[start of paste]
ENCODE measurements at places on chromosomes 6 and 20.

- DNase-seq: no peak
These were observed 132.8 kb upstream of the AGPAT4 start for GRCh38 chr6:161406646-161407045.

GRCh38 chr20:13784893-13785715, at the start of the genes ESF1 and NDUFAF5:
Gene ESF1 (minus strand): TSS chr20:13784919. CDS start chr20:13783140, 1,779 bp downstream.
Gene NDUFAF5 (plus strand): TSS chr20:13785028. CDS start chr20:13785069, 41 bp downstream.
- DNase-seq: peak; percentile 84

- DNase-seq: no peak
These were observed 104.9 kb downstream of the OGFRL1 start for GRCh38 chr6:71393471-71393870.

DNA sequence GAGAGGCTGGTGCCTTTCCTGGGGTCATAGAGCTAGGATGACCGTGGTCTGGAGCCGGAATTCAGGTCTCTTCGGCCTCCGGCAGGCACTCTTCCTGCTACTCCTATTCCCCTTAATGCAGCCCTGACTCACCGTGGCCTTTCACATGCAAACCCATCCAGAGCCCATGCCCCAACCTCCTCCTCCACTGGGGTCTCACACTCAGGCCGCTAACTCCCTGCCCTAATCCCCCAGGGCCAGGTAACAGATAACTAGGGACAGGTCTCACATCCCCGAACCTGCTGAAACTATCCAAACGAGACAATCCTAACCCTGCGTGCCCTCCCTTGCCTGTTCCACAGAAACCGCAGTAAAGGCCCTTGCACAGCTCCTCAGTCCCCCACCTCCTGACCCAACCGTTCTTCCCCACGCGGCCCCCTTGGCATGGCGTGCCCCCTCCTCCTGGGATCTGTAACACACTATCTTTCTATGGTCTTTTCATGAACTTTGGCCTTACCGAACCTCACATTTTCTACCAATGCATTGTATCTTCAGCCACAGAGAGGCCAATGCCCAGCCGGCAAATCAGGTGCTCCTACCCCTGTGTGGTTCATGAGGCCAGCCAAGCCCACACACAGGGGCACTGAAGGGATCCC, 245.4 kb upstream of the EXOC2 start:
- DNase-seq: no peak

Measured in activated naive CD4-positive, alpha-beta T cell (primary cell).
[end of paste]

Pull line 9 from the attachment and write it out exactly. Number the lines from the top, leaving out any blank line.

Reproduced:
These were observed 104.9 kb downstream of the OGFRL1 start for GRCh38 chr6:71393471-71393870.